I'd never heard of Sydney pop punk outfit This Sanctuary before listening to 'I Do', the lead single for their upcoming second LP Keep Talking, Please. This is a shame, because their sound is world class. Like, competitive on an international platform good. Renee Sieff's sweet voice and lyrics lure you in before the band (Ben Tan, Neil Burmester, Sammy Sudhakar and Brendan Tan) launches in, their heaviness contrasting perfectly with Sieff's amped up performance. 'I Do' is catchy as anything earning radio play right now and it's more than deserving of the same attention. Unlike many other Australian 'pop punk' bands, This Sanctuary get the 'pop' aspect of the genre; there's a hook, a memorable melody and more than enough lines to sing along to. Give it a couple of listens and see for yourself. You'll be singing, "from the sunrise, till the sun goes down at night," before you know it. These guys and gal are a real point of difference on today's Australian music scene. I'm looking forward to hearing more from them. 

Matt Bond gives 'I Do' four Kylie Minogue heads out of five...

Hot Knife
by Fiona Apple
Album: The Idler Wheel... (out now)


Let me start by firstly saying that I’m a HUGE Fiona Apple fan but I promise I won’t be completely and utterly biased (though I’m definitely leaning).

Hot Knife sees Fiona experimenting with a decidedly more simplistic “backyard” approach to music in the form of rounds (like when singing “row row row your boat” and with a few people and each person starts at a different time). Sung with her sister Amber (better known as cabaret performer Maude Maggart) this is perhaps Fiona at her most uninhibited and joyous.

A few clicks of the metronome and low rumbling drums introduce Fiona chanting, “If I’m butter, if I’m butter, if I’m butter then he’s a hot knife, he makes my heart a cinemascope screen showing a dancing bird of paradise” gradually layering repeating phrases with others until the song climaxes to a point where she exclaims “HE EXCITES ME! Must be like the genesis of rhythm, I GET FIESTY! Whenever I’m with him”. Hot Knife is a pure expression of joy, excitement and all other tingly feelings of lust and love we tend to experience.

Lyrically Hot Knife is far removed from other Fiona works, where songs from her previous albums are often brooding, morose and laden with angst of love lost, or love failing and self-loathing, Hot Knife is poetically quirky and unapologetic.

This is one song that stands out from the album and usually the first I think of, probably because the repetition and strange descriptive lyrics make it ridiculously catchy and resonate with my own quirky nature.

Nayt Housman gives 'Hot Knife' four Kurt Cobain heads out of five...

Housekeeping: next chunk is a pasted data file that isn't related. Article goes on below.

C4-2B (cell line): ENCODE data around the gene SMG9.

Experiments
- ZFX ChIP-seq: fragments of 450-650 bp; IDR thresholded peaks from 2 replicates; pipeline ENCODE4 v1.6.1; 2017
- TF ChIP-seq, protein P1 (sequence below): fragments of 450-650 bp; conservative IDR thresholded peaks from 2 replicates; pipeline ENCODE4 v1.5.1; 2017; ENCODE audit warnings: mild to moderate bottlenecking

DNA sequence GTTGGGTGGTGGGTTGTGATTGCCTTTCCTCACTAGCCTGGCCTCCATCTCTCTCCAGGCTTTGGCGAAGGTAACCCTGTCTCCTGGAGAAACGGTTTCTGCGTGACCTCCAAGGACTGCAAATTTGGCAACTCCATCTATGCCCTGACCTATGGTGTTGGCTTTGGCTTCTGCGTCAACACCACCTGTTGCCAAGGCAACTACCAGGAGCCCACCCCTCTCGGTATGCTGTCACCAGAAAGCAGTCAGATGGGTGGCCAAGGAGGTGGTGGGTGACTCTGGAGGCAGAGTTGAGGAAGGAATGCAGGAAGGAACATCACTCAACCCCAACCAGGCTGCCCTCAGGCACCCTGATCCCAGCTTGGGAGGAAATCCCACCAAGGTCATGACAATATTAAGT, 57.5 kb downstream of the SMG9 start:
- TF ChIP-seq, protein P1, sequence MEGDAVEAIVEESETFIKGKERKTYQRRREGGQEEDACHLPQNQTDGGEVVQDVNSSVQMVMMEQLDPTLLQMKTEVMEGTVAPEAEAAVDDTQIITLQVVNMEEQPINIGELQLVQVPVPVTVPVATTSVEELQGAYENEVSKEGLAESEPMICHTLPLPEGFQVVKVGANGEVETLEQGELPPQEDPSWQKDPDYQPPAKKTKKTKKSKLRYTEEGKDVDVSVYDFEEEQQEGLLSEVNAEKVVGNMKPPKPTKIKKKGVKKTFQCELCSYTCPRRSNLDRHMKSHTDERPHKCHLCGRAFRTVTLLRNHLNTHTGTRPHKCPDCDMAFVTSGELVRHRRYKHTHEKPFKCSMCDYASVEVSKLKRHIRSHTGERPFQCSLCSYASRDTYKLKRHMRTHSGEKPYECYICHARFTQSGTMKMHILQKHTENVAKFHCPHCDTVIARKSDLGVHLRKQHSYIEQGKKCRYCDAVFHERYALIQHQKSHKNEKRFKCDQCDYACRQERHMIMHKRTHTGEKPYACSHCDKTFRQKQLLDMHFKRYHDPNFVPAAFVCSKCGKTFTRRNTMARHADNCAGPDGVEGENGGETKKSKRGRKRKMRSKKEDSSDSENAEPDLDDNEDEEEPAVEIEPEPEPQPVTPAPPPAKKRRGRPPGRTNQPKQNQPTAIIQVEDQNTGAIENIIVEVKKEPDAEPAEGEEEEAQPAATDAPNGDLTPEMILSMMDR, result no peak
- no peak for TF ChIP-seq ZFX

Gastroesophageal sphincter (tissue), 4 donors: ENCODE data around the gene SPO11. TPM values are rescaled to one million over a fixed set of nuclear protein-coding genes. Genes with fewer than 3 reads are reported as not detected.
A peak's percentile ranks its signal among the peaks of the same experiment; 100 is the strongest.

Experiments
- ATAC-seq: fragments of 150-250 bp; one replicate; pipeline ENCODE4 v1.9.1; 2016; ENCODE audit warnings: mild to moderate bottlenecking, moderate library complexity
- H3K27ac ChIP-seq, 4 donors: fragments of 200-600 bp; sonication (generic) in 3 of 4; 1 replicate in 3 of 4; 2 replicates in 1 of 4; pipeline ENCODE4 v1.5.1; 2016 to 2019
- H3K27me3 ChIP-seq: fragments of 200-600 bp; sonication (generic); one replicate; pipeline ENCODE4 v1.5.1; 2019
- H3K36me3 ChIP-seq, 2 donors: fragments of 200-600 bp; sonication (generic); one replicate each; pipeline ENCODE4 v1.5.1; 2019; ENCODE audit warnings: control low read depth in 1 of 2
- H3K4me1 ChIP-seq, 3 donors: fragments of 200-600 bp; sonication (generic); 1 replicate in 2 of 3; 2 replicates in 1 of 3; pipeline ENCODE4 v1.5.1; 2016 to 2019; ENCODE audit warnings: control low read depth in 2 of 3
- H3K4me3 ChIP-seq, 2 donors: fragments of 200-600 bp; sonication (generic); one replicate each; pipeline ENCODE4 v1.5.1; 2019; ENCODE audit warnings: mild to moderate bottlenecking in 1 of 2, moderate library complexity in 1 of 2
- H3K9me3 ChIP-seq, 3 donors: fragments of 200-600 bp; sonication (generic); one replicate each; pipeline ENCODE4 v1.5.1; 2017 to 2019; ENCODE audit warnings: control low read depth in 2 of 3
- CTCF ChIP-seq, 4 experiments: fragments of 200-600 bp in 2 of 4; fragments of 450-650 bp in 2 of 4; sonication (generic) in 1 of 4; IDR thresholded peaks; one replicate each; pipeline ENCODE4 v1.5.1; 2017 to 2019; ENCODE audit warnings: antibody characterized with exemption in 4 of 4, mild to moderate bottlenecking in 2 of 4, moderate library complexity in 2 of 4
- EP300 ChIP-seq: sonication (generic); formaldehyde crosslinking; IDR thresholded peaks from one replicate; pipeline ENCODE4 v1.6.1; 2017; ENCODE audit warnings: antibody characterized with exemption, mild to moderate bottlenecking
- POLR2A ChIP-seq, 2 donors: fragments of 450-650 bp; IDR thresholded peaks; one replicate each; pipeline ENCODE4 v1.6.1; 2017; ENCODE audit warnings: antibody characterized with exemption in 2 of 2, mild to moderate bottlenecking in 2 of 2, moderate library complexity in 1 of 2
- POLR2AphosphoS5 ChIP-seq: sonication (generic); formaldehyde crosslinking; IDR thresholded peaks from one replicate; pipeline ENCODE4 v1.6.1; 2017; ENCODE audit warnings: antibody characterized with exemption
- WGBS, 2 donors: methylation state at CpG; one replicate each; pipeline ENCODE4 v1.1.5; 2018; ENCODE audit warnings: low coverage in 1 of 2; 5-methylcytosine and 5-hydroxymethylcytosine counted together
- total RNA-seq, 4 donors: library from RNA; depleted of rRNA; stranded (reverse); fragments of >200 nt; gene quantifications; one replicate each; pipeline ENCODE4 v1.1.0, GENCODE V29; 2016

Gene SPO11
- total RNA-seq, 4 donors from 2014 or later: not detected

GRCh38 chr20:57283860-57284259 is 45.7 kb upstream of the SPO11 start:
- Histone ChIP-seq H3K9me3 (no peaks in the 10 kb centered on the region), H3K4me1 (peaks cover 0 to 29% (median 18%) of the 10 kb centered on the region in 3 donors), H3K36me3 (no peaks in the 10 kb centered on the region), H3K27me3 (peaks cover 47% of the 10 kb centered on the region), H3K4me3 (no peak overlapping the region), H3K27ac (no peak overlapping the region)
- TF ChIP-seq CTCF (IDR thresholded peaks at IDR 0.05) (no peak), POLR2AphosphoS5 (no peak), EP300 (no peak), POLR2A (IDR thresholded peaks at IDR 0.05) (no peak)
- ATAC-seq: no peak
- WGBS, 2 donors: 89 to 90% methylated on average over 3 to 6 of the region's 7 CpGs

Impossible Like You
by Holy Holy

You know what I love? I love it when I love a song to the point of getting immediately happy when I hear the first chords ringing through my headphones on the street or through my laptop at home. Every time I’ve heard the first chords of Holy Holy’s single I’ve stopped for a second and thought “damn I love that song” so when I heard the first chords as I watched the new clip for ‘Impossible Like You’ I couldn’t help but think “please be great, please let me love this clip” and I wasn’t disappointed. 

A perfect, beautiful accompaniment to a perfect, beautiful song; the images are simple but exact, a little mysterious but strikingly mesmerising. I know I’m a sucker for the abandoned building concept, but it’s the perfect setting for a song that deserves space. The blue hues that match the mood of the lyric are interrupted by such an unpretentious shot of the band members standing solo and bathed in red light at the exact moment the song demands it. This the type of clip that is often overlooked for its unassuming ways, but it’s exactly the clip that this song needed; it’s striking without being overstated and it only made me love this song a little bit more, which I thought was almost impossible.

Jo Michelmore gives 'Impossible Like You' four Michael Hutchence heads out of five...

Hot Knife
by Fiona Apple
Album: The Idler Wheel... (out now)


Let me start by saying I am NOT a Fiona Apple fan so I’ll attempt at not being completely utterly biased, but I’m not promising anything.

‘Hot Knife’, while not following a traditional Fiona Apple sound, is typically Fiona Apple. Self-absorbed, self-centred, un-original but not formulaic and layer upon layer of forced emotions, all the while being a little tiring. 

Having said this, the song itself is complex, which requires one of two things – a clip that is so bewildering, intricate and multi-faceted one can’t help but watch or a clip that is one shot, probably black and white – so simple that all a viewer can do is concentrate on the words, the vocals and the sounds Fiona Apple has created. Instead, what we have is a clip that is frustrating, one that possibly had a focused direction in someone’s mind at some stage, but got lost in the production. The feeling of forced emotions is only accentuated by the fact the Ms Apple doesn’t look at the camera once during the entire clip, which is strange considering the majority of the clip is headshots. While I just want to see some emotion, I’m distracted by the annoying cutting in and out of faces in a split screen, all of them looking everywhere but the camera, all of them unconvincing in their delivery. It’s unsatisfying and it’s aggravating, like I find most of Fiona Apple’s work. 

I don’t want to dislike this clip, because I’m trying really hard to find something about Fiona Apple to like, but yet again I’m disappointed by something forced and half-hearted being sold as important, which seems to be what Fiona Apple has made a career of. 

Jo Michelmore gives 'Hot Knife' one Germaine Greer out of five...